Choosing a retirement community is an important decision that involves more than simply selecting a floor plan — it’s about lifestyle. And in addition to meeting your social, cultural, educational and recreational requirements, you also want to ensure that there is a continuum of care in place to meet your needs if and when they change. Whatever the motivation, here are a few things to consider as you explore your retirement living options.
Before you say "I’m not ready for a retirement community,” you owe it to yourself to answer these questions:
What is it I’m not ready for?
Often, people confuse moving to a retirement community with giving up all the things they hold dear. We think you may find today’s retirement communities to be far different than you might have imagined. They’re for people who want to maintain their independence, expand their horizons, and make their own decisions. So residents enjoy life more — not less.
How will I know when I’ll be ready?
Do you worry about home maintenance? Are you tired of shopping and preparing meals? Do you have health concerns? Are you troubled about personal safety and the security of your home? Would you like to explore new interests and meet new friends? If so, now is the time to experience the freedom a service-enriched retirement lifestyle can offer you.
Why should I consider a move if I’m still
Can you think of a better time to move? Most people need to make housing adjustments as they grow older, and our residents tell us they’re glad they decided to move while this important decision was still theirs to make. You’ve planned ahead your whole life, so don’t wait until a crisis forces you or your loved ones into a decision you haven’t prepared for.
Isn’t a retirement community for "old people”?
Throw away your misconceptions about retirement living. Senior living communities are service-enriched residential communities, not an institution or rest home! Enjoy the advantages of an independent lifestyle within a comfortable and burden-free environment. You’ll free yourself from the daily concerns of meal planning, home repairs, and maintenance, while filling your time with new friends and a variety of social, cultural and recreational opportunities.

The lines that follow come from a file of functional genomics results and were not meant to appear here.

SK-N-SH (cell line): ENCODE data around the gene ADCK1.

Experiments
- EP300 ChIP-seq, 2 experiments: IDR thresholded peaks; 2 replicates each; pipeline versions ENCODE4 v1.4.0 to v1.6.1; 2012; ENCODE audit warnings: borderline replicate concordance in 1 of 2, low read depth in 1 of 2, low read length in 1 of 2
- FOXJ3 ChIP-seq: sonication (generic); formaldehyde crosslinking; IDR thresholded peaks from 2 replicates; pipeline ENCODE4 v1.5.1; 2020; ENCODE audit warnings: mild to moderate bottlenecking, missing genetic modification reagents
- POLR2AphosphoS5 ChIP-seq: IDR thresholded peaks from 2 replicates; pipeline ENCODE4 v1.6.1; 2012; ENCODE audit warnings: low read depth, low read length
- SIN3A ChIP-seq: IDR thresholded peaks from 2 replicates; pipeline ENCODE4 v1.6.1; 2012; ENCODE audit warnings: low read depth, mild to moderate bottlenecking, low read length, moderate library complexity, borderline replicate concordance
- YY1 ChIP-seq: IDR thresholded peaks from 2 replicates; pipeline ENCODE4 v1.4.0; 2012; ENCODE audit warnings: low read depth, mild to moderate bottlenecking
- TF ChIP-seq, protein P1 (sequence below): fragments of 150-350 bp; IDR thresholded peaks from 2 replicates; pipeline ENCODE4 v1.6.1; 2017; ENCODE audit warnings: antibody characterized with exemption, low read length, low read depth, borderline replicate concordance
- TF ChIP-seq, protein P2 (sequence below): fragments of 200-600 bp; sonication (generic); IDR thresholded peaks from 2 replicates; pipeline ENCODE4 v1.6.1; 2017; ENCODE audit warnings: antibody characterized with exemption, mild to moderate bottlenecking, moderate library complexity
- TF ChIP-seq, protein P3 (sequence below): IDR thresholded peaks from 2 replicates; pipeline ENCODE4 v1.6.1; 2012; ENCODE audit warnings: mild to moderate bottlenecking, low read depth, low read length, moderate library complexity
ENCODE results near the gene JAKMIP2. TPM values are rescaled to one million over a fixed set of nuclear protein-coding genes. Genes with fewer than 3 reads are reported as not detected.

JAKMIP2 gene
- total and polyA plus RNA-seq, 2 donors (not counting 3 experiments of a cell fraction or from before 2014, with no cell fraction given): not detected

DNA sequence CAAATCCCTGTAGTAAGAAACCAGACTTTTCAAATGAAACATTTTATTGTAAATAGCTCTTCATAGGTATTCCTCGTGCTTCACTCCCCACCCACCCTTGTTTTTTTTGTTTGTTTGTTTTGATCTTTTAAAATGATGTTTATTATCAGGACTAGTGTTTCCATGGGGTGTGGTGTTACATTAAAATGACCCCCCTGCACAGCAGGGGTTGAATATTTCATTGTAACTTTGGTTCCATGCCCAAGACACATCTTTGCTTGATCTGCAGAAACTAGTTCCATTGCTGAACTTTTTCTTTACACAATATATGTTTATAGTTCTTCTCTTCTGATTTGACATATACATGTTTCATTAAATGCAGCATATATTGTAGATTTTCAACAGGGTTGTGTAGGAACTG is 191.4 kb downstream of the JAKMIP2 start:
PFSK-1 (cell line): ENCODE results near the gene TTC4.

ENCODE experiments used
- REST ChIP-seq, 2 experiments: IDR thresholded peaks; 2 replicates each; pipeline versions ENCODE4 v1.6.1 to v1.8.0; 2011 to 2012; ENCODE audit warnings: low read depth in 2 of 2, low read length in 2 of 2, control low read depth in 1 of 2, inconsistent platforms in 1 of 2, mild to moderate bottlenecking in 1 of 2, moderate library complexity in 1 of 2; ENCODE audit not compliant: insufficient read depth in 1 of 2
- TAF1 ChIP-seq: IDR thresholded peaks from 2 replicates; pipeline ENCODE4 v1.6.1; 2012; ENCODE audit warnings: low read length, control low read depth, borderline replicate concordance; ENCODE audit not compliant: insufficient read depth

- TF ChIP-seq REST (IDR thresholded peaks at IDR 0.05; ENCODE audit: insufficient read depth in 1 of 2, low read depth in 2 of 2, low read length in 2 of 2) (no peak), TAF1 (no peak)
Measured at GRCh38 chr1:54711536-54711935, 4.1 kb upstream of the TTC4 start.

Begin researching in advance — before the need
A good place to start is to ask family, friends and valued advisors, such as a trust officer or estate attorney, for their recommendations and help with researching retirement communities. The Internet, professional resources, senior directories, local newspapers and social circles may also provide helpful information.
Narrow the list of potential communities.
Take into account location, care services, amenities and activities. Working from a checklist — matching your preferences and needs to those being offered — can be very helpful in the selection process.
Visit the community.
Tour retirement communities in your area to best evaluate your options and get a feel for their "culture.” Sample the dining services by visiting for lunch. Or, attend a community event or social — there are numerous low-key opportunities which provide fun-filled, no-pressure invitations to mingle with current residents and preview the community.
Take your time.
It will most likely take more than one visit to make a decision as to whether or not a community is right for you. Make an appointment with a community representative to go over any additional questions you may have. Remember, they have a wealth of knowledge and are there to help you to determine the perfect mix of services and amenities to meet your needs.